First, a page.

12th November 2018
Unity versus Unreal
As an immersive technology studio, we create a lot of projects in-engine, from VR to AR to games. As a rule we work in either Unity 3D or Unreal Engine, but which we use for any one project depends on a variety of factors – not least the views of our dev team. Here we run through a few key questions to ask yourself before making your choice.
What level of visuals are you after?
Straight away, one of the main differentiators is the quality of visuals. Unreal offers high fidelity visuals straight out of the box, whereas Unity – while still able to produce high quality visuals – takes a lot more work to get your assets looking close to the same level as Unreal. And even then, it won’t produce quite the same quality. It’s for this reason that you’ll find Unreal used more on big games and productions from large studios – and why we chose it to create a VR configurator for the hypercar Brabham BT62. So, if you want as close to photorealistic assets as possible, it’s quicker and easier to achieve this with Unreal.
What devices is your project aimed at?
That said, if you’re looking to create a project to run on lower-powered devices, such as mobile phones, then the high processing power demanded by Unreal isn’t necessarily for you. This is where Unity really comes into its own. Originally designed to run on devices like consoles and phones, Unity enables you to create complex projects for low-end devices without requiring such a powerful PC set up as Unreal, which is why we use it for projects ranging from mobile games to AR apps. If, on the other hand, you’re creating an experience for high-end devices then either Unity or Unreal will set you right. But that also depends on...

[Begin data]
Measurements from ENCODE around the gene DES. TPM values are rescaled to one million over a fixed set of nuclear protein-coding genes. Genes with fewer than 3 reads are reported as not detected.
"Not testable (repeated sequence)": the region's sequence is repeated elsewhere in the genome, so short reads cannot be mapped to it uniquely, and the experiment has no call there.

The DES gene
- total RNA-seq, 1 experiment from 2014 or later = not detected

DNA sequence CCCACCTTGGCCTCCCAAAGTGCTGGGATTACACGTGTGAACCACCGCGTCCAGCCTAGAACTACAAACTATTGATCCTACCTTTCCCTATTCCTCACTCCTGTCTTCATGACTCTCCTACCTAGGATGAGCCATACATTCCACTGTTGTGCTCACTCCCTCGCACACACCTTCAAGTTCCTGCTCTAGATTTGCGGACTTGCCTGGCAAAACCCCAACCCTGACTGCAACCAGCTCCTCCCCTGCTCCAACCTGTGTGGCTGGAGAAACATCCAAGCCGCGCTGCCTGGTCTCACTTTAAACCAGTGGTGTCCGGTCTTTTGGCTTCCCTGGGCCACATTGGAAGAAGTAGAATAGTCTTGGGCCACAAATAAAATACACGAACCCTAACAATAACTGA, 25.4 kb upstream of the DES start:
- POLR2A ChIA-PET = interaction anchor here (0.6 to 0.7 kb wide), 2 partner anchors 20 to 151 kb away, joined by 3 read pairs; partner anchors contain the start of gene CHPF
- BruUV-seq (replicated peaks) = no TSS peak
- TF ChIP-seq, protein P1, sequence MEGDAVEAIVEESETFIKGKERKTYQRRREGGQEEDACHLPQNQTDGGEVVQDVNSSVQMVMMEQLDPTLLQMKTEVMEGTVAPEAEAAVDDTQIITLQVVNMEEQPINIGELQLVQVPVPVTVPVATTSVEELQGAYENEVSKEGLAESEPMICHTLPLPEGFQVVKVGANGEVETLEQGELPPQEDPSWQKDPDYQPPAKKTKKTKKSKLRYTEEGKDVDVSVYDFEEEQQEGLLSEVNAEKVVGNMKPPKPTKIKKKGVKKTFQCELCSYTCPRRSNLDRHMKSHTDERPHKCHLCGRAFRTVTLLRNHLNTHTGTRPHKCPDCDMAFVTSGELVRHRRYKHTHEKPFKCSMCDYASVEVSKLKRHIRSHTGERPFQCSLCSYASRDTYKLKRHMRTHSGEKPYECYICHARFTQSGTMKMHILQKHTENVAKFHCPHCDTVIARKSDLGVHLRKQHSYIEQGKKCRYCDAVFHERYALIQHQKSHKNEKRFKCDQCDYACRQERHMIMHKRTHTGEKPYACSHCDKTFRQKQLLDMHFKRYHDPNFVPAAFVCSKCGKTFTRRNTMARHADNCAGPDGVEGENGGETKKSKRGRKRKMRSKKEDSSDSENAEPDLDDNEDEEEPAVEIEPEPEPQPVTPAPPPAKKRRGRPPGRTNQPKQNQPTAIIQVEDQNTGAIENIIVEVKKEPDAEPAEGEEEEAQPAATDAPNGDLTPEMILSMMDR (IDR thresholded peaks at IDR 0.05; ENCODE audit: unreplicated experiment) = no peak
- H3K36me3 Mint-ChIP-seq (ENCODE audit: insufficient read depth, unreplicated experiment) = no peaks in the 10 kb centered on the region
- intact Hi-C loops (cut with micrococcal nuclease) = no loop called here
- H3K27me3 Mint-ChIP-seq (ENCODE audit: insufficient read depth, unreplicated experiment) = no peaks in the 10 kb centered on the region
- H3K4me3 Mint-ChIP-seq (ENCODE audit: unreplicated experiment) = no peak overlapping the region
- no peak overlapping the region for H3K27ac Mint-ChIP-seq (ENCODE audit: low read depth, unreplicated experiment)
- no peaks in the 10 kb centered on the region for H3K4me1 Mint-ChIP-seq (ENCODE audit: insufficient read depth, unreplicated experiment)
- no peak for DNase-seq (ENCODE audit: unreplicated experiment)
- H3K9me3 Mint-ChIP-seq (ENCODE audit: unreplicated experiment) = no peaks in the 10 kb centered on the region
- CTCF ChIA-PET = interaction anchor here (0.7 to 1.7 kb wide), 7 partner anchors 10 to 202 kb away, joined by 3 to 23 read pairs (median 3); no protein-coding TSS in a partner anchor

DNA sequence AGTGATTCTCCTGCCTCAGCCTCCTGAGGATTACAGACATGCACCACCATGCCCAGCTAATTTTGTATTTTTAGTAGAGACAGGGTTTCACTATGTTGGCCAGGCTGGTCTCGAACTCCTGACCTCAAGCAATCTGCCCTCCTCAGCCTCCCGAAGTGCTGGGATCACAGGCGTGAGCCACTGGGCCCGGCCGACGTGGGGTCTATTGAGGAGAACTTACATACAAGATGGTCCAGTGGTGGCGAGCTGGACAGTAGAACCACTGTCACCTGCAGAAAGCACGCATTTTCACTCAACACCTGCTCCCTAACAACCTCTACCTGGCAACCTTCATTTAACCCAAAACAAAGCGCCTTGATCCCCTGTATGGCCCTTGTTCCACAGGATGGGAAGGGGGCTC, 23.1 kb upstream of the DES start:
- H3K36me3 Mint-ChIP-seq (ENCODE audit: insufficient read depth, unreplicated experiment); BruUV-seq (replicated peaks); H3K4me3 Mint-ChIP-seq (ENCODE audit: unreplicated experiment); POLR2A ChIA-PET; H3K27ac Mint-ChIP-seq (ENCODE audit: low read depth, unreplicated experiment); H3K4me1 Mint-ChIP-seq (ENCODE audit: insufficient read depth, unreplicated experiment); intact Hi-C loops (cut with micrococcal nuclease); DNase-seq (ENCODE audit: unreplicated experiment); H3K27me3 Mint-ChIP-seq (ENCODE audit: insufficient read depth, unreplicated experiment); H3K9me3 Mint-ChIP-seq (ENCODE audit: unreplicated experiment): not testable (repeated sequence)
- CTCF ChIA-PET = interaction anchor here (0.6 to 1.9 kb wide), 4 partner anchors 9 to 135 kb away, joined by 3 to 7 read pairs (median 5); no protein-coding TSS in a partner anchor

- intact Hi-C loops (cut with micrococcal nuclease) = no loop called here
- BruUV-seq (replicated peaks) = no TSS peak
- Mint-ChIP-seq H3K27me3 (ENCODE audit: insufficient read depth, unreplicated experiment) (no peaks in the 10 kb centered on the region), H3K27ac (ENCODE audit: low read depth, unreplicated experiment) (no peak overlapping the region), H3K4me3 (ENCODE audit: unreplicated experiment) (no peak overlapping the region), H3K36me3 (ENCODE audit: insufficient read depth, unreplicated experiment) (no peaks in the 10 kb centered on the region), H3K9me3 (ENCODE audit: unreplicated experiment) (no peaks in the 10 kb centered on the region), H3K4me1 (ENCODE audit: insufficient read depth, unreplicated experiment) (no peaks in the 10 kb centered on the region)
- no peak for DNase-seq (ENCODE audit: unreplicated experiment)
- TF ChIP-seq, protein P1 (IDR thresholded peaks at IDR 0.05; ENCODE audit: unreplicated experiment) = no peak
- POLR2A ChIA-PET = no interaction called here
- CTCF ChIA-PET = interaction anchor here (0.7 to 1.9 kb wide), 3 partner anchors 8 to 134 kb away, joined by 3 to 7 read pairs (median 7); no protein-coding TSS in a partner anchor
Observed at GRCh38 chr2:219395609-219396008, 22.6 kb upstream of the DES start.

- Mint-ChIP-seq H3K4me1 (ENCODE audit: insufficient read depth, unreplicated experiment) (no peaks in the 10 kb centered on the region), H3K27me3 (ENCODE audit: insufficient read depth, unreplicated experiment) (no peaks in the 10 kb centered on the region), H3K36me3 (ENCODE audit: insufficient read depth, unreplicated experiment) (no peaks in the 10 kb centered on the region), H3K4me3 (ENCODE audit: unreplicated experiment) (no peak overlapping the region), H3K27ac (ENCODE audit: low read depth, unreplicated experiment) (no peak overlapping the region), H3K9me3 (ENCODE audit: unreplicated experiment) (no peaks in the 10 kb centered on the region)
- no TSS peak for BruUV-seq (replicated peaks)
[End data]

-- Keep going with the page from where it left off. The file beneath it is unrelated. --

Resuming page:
What size team are you working?
The consensus amongst the collective experience of the Infinite Form dev team is that to get the very best out of Unreal, you need a large and specialist team that’s dedicated to different parts of the process, for example someone dedicated just to particles or someone just to shaders. Unity, on the other hand, is much easier for developers to get to grips with straight away – making it a good choice for one-man bands and smaller teams to create an effective experience. Its asset store is also significantly bigger, making it simpler to populate your game or experience if you don’t have a massive team working on each aspect.
Are you a developer or a visual artist?
There’s no doubt about it, this seems to affect your preference. Our developers prefer Unity, but our visual artists opt for Unreal – and this is purely down to the difference in visuals. At the end of the day, both game engines offer the same sort of functionality and capability just packaged in different ways. For a while now, the lines differentiating the two have started to blur as Unreal – starting out as an AAA game engine – aims to make itself more accessible for smaller teams and experiences, while Unity – originally preferred by indie studios for simple games and experiences – continues to work its way up to the top by adding pro-level features. The main difference is visual quality and your target platform – but we think it won’t be long until both engines reach a similar level in both respects. In which case, soon it’ll simply be a case of personal preference.
James has over two decades’ experience in highly technical roles – from the main IT agency of the British Government to digital marketing. He’s led development teams in three different agencies, plus worked as a freelance developer and consultant. His love of all things tech led James to co-found Infinite Form in 2015. When he’s not playing with computers, James is usually playing bass.
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